Sunday, May 22, 2005

Main Hoon Na!!

Today's vocabulary lesson is inspired by a 2004 Bollywood blockbuster, Main Hoon Na.

A note about the pronunciation: Words are often transliterated with an "N" at the end, but this is a very slight nasalization that you can pretty safely get away with dropping entirely. So you can pronounce the title as "May Hoo Na," which amounts to, "I'm here, no?" Literally, it means, "I am, no?"

Let's go through some pronouns, in conjunction with some present tense forms of "Hona," the verb meaning "to be."

Main hoon: I am
Hum hain: We are [note: sometimes, especially in poetry, "hum" is used as the royal we for just one person. Also, "hum" is pronounced the way the English word "hum" is pronounced, rhyming with "bum."]
Tu hain: You are [note: this is the most informal form of "you," used only for extreme intimate relations or young children. Sometimes, mystical poets use it in poetry dedicated to God.]
Tum ho: You are [note: this is the normal form of "you." Also, "tum" is pronounced the way "oo" is pronounced in "book."]
Aap hain: You are [note: this is the plural and/or respectful form of "you"]
Woh hain: S/he is; they are

Now for the "na." Those of you who know French can liken it to "n'est-ce pas"? Sometimes it is used the way "right?" or "huh?" is used at the end of an English sentence, as a rhetorical request for validation.

Now for some added gratuitous vocabulary words that are commonly used in Bollywood, and that will help to learn the placement of words.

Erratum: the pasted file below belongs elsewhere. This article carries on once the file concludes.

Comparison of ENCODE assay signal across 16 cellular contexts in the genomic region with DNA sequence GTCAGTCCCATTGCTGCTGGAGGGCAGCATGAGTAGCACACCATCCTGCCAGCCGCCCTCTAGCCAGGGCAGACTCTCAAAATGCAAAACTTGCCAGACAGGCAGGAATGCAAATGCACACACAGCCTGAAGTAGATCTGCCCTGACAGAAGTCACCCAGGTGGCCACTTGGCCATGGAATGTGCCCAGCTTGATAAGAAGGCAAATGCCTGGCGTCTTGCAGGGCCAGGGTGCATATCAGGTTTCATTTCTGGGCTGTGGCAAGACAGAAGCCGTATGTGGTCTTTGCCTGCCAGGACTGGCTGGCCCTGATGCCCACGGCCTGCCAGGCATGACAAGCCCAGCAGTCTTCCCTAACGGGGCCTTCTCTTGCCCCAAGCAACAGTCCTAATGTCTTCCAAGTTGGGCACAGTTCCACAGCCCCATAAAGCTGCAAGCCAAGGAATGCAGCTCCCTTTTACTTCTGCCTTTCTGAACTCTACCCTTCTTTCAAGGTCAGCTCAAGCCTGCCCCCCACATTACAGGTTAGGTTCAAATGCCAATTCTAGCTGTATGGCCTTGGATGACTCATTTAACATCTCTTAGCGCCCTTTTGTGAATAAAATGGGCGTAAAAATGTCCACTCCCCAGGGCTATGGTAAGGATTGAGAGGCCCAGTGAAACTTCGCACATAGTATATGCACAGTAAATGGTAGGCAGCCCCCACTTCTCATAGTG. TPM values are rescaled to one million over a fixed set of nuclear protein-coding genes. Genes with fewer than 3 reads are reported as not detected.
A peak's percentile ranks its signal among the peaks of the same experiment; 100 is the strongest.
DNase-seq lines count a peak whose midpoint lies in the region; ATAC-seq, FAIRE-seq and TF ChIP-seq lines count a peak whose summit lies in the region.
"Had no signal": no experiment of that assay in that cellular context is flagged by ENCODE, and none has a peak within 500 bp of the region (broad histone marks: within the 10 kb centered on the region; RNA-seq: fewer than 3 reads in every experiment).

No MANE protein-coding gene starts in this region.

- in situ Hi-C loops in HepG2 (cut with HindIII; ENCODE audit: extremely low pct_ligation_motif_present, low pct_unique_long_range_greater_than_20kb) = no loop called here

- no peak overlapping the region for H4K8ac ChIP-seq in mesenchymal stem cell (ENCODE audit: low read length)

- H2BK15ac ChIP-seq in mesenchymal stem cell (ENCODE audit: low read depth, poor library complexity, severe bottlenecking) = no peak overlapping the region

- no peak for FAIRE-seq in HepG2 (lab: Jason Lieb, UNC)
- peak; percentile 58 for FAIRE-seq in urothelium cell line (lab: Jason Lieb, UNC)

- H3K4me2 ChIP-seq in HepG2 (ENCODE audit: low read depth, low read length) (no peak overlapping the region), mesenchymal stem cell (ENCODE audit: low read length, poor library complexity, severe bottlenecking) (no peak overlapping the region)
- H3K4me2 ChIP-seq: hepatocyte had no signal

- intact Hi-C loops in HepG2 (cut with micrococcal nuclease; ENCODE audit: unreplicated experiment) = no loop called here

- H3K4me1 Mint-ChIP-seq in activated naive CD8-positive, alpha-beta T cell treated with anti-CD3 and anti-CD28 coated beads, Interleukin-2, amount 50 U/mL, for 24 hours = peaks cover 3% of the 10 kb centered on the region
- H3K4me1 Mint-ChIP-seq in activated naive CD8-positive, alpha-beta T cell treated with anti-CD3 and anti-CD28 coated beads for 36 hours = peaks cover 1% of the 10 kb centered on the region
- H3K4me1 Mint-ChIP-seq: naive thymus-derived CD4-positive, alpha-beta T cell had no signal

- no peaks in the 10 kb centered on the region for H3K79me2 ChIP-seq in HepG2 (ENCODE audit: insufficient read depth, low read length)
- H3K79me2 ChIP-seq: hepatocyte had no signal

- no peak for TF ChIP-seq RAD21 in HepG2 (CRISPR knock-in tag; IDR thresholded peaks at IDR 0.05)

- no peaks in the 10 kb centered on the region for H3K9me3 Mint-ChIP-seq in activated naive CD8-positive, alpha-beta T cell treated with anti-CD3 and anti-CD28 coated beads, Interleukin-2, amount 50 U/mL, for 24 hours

Paagal- a crazy person (often meaning crazy in love)
Aashiq- lover
Meri/mera/mere- mine (in the feminine, masculine, and plural forms, respectively)
Zindagi- life
Aisi/aisa/aise- like this (in the feminine, masculine, and plural forms, respectively)
Kyon- why [note: this is pronounced as "kyoo"]
Yahaan- here

Practice sentences:
Main paagal hoon, na? -> I'm crazy, huh?
Hum aashiq hain -> We are lovers; I am a lover
Tu meri zindagi hain -> You are my life. [This is the title of a song from the 1990 film Aashiqui; listen to it here]
Main aisa kyon hoon? -> Why am I like this? [This is the title of a song from the 2004 film Lakshya; listen to it here]
Woh yahaan kyon hain? -> Why is s/he here? (or "why are they here?")

That's it for now. :)

2 comments:

J. Spo said...

Dear Bollywood Goddess,

What is "mujhse," as in "mujhse kaho" in the title track "Main Hoon Na"?

Love,

Grub

alienvoord said...

I thought "hain" was third person plural and "hai" was third person singular?